The Network of Alternative Arab Screens (NAAS), a network of 16 cinemas in Arabic-speaking countries also held its general assembly during the workshops.

Canada’s HotDocs inked a formal partnership with the workshops this year, with a separate selection of three projects in its Blue Ice program.

“I’m very happy to have the key people from the African and Arab film industry attending,” commented Rémi Bonhomme, coordinator of the Atlas Workshops and program manager of Critics’ Week in Cannes. “I think the workshop has changed the perception of the festival, because it’s not just an international festival. It is now a very important meeting place for the entire region. I have been talking with a lot of African filmmakers here and they were quite amazed that so many of their colleagues are here. The workshops are establishing a position as an annual rendezvous for the African and Arab film industries and I think it also helps create a common identity for the region.”

Faical Laraichi and Sarim Fassi Fihri, vice-presidents of the Marrakech Film Festival Foundation, both stated to Variety that they believe that the Atlas Workshops is one of the key achievements of the festival, which was relaunched in 2018, since it acts as a magnet for leading film professionals within the region.

The executives who contributed to the panel discussions and also took part in mentoring sessions with projects included Paul Federbush (Sundance Institute), Hanaa Issa (Doha Film Institute), Dora Bouchoucha (Sud Ecriture), Ayman El Amir (MAHD Film Lab), Mohamed Hefzy (Cairo Film Festival), Claire Diao (Directors’ Fortnight), Daniela Persico (Locarno), Sarah Chazelle (Jour2fête), Magalie Armand (CNC World Cinema Fund), Khalil Benkirane (Doha Film Institute), Olena Decock (Hot Docs – Blue Ice Group), Soleil Gharbieh (Arab Fund for Arts and Culture), Judy Kibinge (DocuBox), Steven Markovitz (African Screen Network) and Jowe Harfouche (Network of Arab Alternative Screens (NAAS).

Sales agents highlighted the growing interest in films from the region. Executives attending included Yohann Comte (Charades), Hedi Zardi (Luxbox), Thomas Pibarot (Le Pacte), Martin Gondre (Best Friend Forever), Aida Benelkhadir (Orange Studio), and Laure Parleani (Totem).

Parleani said that she felt that this year’s edition has built on the strengths of the first edition. “We can discuss projects with local distributors and with producers from the region and it’s really a complete program. We can discuss the difficulties in getting films onto screens, because there is a great shortage of screens in the region. It’s been very useful to talk with pan-Arab exhibition organizations, such as the Network of Arab Alternative Screens. We can also see how rights are dealt with separately between theaters, TV and streamers in each territory.”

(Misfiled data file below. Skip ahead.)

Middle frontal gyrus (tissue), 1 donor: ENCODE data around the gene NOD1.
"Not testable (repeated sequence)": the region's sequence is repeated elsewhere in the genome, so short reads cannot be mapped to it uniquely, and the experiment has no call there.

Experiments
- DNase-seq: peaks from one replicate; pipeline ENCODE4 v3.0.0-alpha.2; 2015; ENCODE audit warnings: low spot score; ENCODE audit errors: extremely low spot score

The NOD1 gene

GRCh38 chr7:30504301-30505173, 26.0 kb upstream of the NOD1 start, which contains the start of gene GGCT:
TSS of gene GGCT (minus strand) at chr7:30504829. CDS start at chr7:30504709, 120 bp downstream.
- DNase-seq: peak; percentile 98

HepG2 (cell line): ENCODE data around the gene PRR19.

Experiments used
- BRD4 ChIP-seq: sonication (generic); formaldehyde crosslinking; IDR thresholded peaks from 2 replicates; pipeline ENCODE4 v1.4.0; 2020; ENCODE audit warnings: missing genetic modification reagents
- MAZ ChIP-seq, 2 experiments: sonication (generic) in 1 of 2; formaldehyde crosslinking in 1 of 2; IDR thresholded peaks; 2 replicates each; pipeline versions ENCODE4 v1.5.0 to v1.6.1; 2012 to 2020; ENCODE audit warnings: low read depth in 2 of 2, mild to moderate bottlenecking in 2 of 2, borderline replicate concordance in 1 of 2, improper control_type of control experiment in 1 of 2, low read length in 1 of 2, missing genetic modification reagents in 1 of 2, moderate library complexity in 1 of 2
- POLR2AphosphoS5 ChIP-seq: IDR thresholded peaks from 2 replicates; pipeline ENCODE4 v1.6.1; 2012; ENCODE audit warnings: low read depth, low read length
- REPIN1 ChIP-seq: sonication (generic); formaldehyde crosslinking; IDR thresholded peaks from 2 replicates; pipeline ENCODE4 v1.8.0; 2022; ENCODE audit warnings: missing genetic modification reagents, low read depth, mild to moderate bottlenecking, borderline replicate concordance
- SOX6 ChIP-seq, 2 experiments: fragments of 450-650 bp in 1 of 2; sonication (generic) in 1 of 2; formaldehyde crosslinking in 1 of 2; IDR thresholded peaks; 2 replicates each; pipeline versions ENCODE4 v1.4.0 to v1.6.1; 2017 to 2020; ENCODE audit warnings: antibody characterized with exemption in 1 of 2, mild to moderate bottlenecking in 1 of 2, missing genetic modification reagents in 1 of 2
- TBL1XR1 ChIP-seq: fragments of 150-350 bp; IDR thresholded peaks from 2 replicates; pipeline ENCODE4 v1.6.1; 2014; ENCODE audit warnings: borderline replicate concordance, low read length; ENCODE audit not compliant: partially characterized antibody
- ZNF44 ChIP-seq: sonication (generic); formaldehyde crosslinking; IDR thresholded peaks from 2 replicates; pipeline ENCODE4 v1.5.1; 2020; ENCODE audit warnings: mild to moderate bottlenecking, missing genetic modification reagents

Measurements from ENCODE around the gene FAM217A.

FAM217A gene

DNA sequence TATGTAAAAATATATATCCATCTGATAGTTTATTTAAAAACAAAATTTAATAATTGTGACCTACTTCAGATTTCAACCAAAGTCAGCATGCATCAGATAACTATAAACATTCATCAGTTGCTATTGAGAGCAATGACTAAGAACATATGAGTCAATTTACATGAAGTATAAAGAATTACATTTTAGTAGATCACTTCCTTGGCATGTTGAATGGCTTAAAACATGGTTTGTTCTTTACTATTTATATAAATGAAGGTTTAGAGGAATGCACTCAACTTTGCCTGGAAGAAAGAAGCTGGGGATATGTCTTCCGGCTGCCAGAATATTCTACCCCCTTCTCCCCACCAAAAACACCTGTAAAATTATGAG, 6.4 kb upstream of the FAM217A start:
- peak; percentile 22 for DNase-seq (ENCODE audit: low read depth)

Comte says that he has identified a couple of projects he aims to follow after the workshops and is impressed by the mix of young and established producers. “There’s a good energy. You really feel that a new wave is happening in the region.”

AWARDS OF THE SECOND EDITION OF THE ATLAS WORKSHOPS

ATLAS PRIZE FOR DEVELOPMENT – MAD110,000 (€10,000)
SWEET ANNOYANCE by Hiwot Admasu Getaneh (Ethiopia), produced by Mehret Mandefro (Ethiopia)

ATLAS PRIZE FOR DEVELOPMENT – MAD55,000 (€5,000)
THE ORIGINAL LIE by Asmae El Moudir (Morocco) produced by Insight Films (Morocco) and Hutong Prod (France)

ATLAS PRIZE FOR DEVELOPMENT – MAD55,000 (€5,000)
IKIMANUKA – SEASONS OF THE WEARY KIND by Samuel Ishimwe (Rwanda) produced by Imitana Productions (Rwanda) – Petit Chaos (France)

ARTEKINO INTERNATIONAL PRIZE – €6,000
LES MEUTES by Kamal Lazraq (Morocco) produced by Barney Production (France) and Mont Fleuri Production (Morocco)

ATLAS PRIZE FOR POST-PRODUCTION – MAD220,000 (€20,000)
THE GRAVEDIGGER by Khadar Ahmed (Djibouti) produced by Bufo Ab (Finland) and Twenty Twenty Vision Filmproduktion (Germany)

ATLAS PRIZE FOR POST-PRODUCTION – MAD110,000 (€10,000)
ZANKA CONTACT by Ismaël el Iraki, produced by Saïd Hamich (Morocco/France)

NAAS PRIZE FOR FILM CIRCULATION – a $3,000 grant allowing network member cinemas to invite the winning director to present screenings of their film and so facilitate the circulation of the work in Arabic-speaking countries – THE GRAVEDIGGER by Khadar Ahmed (Djibouti)